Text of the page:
The village falls within the non-metropolitan district of Somerset West and Taunton, which was established on 1 April 2019. It was previously in the district of West Somerset, which was formed on 1 April 1974 under the Local Government Act 1972, and part of Williton Rural District before that.[10] The district council is responsible for local planning and building control, local roads, council housing, environmental health, markets and fairs, refuse collection and recycling, cemeteries and crematoria, leisure services, parks, and tourism.

Somerset County Council is responsible for running the largest and most expensive local services such as education, social services, libraries, main roads, public transport, policing and fire services, trading standards, waste disposal and strategic planning.

The appropriate electoral ward is 'West Quantock'. The ward stretches from East Quantoxhead south to Bicknoller. The total ward population at the 2011 Census is 1,088.[11]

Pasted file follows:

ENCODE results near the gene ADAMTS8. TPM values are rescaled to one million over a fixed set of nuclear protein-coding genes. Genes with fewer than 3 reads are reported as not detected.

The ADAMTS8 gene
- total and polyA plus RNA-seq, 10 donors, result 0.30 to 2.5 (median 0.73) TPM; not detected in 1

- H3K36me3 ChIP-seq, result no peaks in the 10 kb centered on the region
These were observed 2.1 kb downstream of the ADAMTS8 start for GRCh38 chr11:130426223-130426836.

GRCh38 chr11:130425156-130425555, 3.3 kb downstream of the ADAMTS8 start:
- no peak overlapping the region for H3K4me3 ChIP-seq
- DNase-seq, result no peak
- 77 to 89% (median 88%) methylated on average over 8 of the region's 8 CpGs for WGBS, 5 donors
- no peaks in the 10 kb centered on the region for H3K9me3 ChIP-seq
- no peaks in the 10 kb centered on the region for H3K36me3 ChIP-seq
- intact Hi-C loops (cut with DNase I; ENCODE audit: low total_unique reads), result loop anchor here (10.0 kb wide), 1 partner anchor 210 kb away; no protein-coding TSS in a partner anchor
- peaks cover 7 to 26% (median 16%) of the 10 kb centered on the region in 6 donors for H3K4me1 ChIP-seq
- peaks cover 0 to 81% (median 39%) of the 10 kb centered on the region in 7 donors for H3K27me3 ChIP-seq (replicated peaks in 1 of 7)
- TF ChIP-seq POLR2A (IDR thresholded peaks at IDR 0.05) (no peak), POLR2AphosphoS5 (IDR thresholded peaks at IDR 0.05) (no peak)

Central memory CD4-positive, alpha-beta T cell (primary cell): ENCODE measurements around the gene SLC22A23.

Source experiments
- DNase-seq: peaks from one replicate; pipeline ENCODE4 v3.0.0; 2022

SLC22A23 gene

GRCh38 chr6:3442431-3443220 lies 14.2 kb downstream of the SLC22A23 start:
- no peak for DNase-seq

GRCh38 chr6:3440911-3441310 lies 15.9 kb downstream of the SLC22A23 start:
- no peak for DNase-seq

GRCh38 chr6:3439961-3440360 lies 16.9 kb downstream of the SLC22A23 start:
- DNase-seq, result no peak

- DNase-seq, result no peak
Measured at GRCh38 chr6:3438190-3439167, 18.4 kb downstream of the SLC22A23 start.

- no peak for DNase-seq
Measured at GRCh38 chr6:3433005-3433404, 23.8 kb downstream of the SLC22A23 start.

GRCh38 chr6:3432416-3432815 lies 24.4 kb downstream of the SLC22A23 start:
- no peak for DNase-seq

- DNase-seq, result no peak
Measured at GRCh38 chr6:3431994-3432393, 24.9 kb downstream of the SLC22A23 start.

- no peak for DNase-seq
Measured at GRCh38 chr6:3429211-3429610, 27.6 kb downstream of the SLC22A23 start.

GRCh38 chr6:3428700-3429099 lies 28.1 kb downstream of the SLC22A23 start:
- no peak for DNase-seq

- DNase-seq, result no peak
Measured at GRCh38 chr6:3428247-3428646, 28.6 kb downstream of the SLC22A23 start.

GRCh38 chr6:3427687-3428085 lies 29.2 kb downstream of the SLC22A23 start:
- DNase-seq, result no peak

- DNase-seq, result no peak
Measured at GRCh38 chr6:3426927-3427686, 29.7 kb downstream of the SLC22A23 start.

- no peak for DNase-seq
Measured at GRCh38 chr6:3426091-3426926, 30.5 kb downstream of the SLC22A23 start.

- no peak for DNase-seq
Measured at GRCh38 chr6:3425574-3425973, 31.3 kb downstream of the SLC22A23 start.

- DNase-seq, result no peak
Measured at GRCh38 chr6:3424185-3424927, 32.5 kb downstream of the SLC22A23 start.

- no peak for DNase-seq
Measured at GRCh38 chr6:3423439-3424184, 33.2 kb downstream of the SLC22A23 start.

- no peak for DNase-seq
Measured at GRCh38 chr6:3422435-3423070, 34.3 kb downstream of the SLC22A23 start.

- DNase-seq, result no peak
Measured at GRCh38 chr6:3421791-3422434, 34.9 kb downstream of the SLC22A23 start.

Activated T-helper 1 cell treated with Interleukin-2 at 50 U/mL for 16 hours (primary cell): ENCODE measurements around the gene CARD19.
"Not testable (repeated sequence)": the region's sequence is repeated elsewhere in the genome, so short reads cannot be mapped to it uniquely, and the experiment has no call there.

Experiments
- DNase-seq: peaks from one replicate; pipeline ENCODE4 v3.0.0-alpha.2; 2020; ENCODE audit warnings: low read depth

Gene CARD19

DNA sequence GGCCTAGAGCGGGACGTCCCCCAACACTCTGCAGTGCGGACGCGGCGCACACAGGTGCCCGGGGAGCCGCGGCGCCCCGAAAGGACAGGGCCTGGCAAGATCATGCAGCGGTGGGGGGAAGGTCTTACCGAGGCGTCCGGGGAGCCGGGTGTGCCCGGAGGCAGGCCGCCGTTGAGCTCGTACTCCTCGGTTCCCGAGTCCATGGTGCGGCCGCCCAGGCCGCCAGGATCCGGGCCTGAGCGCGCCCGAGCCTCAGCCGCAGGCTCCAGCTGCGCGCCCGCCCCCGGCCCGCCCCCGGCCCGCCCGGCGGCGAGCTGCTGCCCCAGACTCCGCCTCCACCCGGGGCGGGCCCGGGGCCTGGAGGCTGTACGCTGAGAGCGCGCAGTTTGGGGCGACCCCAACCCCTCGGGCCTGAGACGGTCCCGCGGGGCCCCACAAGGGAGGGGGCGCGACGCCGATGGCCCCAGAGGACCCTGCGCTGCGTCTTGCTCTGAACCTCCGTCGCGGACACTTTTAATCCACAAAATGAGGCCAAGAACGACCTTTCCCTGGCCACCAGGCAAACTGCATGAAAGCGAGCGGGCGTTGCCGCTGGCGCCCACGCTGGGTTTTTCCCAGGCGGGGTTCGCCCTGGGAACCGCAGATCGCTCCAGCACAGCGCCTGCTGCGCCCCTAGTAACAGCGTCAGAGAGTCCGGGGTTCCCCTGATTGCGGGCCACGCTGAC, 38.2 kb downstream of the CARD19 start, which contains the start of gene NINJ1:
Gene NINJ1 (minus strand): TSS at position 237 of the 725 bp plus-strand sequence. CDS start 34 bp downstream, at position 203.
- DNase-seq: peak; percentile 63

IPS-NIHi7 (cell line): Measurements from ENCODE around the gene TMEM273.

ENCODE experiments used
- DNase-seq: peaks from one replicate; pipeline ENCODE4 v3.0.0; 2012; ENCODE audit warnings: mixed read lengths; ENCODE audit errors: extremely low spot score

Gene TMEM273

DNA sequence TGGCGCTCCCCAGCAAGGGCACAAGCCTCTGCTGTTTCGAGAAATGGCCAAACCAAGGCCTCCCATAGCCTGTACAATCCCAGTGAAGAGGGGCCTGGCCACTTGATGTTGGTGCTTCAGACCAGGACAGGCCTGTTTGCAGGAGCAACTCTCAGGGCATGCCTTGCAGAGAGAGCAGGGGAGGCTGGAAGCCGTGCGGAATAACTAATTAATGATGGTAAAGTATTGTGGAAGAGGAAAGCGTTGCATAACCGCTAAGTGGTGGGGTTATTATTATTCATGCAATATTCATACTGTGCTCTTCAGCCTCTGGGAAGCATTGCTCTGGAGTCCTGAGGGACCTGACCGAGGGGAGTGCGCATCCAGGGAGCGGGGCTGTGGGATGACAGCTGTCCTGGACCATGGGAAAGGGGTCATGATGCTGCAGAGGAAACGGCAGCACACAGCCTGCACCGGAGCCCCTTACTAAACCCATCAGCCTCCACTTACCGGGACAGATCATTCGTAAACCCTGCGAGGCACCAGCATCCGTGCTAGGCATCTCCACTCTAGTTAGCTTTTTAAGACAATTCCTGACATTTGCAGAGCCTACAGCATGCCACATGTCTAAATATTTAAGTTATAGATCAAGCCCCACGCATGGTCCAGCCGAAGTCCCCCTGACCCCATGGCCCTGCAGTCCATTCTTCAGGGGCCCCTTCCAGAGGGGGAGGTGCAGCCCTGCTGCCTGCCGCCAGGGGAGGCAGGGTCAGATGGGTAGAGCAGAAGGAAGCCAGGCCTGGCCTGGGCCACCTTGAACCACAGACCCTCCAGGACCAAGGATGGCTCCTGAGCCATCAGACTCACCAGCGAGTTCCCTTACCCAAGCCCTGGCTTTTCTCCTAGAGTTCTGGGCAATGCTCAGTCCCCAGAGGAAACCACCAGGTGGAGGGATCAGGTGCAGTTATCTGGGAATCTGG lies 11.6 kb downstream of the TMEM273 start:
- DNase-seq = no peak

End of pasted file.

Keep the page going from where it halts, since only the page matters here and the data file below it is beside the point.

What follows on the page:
It is also part of the Bridgwater and West Somerset county constituency represented in the House of Commons of the Parliament of the United Kingdom. It elects one Member of Parliament (MP) by the first past the post system of election, and was part of the South West England constituency of the European Parliament prior to Britain leaving the European Union in January 2020, which elected seven MEPs using the d'Hondt method of party-list proportional representation.


The Quantock Hills are largely formed by rocks of the Devonian Period, which consist of sediments originally laid down under a shallow sea and slowly compressed into solid rock. In the higher north western areas older Early Devonian rocks, known as Hangman Grits,[12] predominate, and can be seen in the exposed rock at West Quantoxhead quarry, which were worked for road building.[7]